Cashmere’s  Lalla Rookh

British poet’s 1817 narrative made Cashmere instantly famous in the West but nobody knew the man had fallen in love with the Vale without visiting it. On his 164th death anniversary, Mir Liyaqat offers an idea of the poet and his historic creation

Thomas-Moore,-A-Drawing-By-Thomas-LawrenceThomas Moore (May 28, 1779– February 25, 1852) the son of a shoemaker achieved such literary stardom in the eighteenth century that he is often referred to as the national bard of Ireland. This Dublin born, talented Irish was not just a poet but a famous satirist, composer and a great musician. His magnum opus work 130-poem Irish Melodies (1807-34) grabbed him 500 pounds annually after its publication for more than 25 years. His oriental romance; Lalla Rookh earned him a record-breaking stipend of 3,000 pounds at a time when the literary stalwarts like Byron and Shelley were dominating the literary landscape.

In his later life, the poet became physically crippled, disabling him from writing and singing.

Lalla Rookh: An Oriental Romance (1817) is Moore’s acclaimed narrative that became immensely popular in the west. The main protagonist of the romance is Lalla Rookh (tulip cheeked), the princess and the daughter of Emperor Aurungzeb.

During Aurungzeb era, Abdullah, King of Bukhara, gave up his throne in favour of his son, who was that time on a holy pilgrimage to Mecca. His cavalcade was passing into India through the fascinating valley of Kashmir and rested for a short time at Delhi. He was given full protocol by the king Aurungzeb and received royal hospitality, care and afterwards, was escorted up to the Surat, where he embarked for Arabia.

During his temporary stay at Delhi, marriage was agreed upon between the Prince, his son, and the youngest daughter of the Emperor, Lalla Rookh. It was intended that the marriage ceremony should be celebrated in Kashmir Mughal gardens; where the young King and the beautiful princess will meet face to face for the first time. Engaged to the young king, Lalla Rookh undertakes a journey to meet him but falls in love with Feramorz, a Kashmiri poet who was one of the attendants.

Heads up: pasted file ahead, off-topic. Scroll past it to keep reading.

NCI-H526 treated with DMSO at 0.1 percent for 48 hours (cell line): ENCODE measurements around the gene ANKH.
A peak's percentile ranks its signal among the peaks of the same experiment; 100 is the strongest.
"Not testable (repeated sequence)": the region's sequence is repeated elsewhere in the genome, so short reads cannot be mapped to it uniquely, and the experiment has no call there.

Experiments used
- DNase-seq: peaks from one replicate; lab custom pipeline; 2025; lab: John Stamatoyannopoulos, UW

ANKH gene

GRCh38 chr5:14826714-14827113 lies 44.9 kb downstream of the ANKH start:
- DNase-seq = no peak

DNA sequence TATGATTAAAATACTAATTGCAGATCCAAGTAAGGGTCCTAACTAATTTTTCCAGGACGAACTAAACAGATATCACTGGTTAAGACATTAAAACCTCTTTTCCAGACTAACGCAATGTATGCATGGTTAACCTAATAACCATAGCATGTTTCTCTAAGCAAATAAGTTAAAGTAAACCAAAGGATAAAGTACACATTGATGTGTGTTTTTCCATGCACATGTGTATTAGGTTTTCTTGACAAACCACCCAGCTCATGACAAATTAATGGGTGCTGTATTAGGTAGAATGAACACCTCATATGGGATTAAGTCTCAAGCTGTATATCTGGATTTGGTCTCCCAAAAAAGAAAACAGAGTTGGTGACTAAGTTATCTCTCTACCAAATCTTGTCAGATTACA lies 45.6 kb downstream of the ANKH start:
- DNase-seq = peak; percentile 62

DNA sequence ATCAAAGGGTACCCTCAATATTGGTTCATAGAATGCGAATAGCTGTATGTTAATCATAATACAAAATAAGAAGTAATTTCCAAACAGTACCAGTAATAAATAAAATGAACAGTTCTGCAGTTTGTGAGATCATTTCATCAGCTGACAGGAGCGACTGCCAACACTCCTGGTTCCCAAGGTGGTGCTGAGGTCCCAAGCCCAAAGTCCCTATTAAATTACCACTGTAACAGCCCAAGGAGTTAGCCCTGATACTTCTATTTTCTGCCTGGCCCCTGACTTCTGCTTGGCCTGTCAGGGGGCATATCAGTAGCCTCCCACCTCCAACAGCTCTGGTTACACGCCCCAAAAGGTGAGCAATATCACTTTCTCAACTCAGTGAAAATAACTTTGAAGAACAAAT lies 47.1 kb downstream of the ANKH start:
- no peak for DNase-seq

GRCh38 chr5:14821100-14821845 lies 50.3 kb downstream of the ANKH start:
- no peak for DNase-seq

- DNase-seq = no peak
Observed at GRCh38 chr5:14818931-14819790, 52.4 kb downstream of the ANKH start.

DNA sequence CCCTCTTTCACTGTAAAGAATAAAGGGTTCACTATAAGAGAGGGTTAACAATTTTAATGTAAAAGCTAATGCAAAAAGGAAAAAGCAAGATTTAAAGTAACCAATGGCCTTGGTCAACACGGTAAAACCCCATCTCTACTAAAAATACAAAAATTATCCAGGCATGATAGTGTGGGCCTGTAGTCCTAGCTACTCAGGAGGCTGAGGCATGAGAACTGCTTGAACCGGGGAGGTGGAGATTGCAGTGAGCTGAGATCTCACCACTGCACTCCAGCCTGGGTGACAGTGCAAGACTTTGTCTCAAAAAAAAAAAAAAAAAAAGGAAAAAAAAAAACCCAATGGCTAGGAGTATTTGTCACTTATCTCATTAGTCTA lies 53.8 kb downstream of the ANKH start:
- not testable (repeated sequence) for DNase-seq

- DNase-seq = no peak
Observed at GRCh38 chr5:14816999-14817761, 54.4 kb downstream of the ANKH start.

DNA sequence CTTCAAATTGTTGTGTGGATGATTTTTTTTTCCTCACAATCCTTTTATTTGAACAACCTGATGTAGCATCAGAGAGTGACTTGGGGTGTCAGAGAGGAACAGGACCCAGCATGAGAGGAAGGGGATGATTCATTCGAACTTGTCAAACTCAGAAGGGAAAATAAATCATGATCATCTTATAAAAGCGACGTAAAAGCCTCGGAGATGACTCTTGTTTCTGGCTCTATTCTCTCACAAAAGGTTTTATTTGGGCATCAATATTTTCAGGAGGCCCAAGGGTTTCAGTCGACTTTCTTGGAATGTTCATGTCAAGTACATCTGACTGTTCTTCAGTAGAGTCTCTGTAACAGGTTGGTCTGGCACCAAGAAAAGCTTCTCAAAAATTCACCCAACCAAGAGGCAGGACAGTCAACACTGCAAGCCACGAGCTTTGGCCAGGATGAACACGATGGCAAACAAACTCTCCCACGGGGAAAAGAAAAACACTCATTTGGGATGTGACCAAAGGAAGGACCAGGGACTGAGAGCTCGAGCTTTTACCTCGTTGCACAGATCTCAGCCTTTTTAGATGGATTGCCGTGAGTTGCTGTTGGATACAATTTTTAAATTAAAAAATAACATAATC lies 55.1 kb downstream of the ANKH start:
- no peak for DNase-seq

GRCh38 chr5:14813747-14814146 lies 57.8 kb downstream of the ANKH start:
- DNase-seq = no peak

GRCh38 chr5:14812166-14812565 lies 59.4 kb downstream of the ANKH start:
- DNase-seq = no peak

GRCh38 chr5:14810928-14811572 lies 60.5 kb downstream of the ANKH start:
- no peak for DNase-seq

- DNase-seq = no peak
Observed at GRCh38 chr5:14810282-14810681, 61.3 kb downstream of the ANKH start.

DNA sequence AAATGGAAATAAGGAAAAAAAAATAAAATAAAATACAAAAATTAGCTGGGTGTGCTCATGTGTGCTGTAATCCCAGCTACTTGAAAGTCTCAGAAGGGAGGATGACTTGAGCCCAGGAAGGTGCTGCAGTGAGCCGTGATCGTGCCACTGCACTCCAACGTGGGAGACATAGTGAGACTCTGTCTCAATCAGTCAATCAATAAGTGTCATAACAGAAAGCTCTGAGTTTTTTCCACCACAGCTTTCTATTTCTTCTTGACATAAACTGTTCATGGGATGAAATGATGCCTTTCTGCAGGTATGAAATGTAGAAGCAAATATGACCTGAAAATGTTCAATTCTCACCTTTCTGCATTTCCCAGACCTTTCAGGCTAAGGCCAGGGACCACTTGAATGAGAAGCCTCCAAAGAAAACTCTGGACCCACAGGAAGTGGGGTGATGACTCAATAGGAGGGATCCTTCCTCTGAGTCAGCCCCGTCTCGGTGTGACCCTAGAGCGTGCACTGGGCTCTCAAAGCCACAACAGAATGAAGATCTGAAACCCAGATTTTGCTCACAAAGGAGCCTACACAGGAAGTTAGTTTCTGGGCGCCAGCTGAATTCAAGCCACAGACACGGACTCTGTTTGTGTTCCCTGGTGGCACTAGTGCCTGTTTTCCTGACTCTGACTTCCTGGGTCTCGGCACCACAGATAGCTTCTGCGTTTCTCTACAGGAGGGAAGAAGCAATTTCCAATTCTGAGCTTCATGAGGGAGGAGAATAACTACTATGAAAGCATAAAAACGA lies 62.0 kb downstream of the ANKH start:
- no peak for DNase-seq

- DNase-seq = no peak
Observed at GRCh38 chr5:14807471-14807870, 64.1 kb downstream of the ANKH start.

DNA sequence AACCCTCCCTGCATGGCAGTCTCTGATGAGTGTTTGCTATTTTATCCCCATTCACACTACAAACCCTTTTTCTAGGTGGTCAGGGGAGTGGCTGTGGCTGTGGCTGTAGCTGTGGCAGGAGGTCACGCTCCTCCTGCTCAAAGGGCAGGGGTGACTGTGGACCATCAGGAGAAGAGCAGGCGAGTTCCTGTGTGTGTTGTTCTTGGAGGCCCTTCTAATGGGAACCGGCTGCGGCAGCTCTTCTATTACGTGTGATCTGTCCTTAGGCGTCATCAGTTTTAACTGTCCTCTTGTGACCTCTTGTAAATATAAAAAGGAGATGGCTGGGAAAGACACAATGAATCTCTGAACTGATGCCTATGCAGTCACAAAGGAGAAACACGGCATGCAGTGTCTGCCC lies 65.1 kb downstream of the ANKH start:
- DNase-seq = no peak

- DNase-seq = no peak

Moore’s Lalla Rookh consist four added tales sung by a Kashmiri poet: ‘The Veiled Prophet of Khorassan’ ‘Paradise and the Peri’, ‘The Fire-Worshippers’, and ‘The Light of the Harem’. It is pertinent to note that the romance was written in the backdrop of the American Revolution, French Revolution and the mass resistance of Irish people against the British rule.

Who has not heard of the Vale of Cashmere,
With its roses the brightest that earth ever gave,
Its temples, and grottos, and fountains as clear
As the love-lighted eyes that hang over their wave?

The Princess never had such an experience to see any poet directly performing as she used to see from behind the screens of gauze in her father’s hall. As the poet continued with his tales of love and tragedy, she felt interested as well as inclined towards the narrator. He started with the story on the adventures of that Veiled Prophet of Khorassan, who, in the year of the Hegira 163, created such alarm throughout the Eastern Empire earning him praise from the Princess. But the Lalla Rookh became gloomy after she heard the sad love story of Zelica of Azim. She now thinks only about the misery of these two young lovers in the journey. Her gaiety was gone, and she looked pensively even upon Fazaldeen. She felt some sort of uneasy and restlessness imagining that Azim must have been just such a youth as Feramoraz is, and was worthy to enjoy all the blessings of life.

Neither the serene atmosphere of the valley of Kashmir nor the splendour of the minarets, those high and romantic snow-peaked mountains, nor the fair city on the Lake, where the houses roofed with flowers could steal her heart for a minute from those sad thoughts which but darkened and grew bitter after every passing day.

The Lalla Rookh is a classical romance embedded with intrigues and mystery; it’s considered to be the first imaginary travelogue upon which most of the western travellers conditioned their narrative on Kashmir. Historically if we delve deep in the tales we see that Thomas Moore was actually in search of an Ireland in the distant Orient territory. It’s because of the Irish political and cultural contexts that his literary work received a lot of closer critical attention from the English and Irish critics.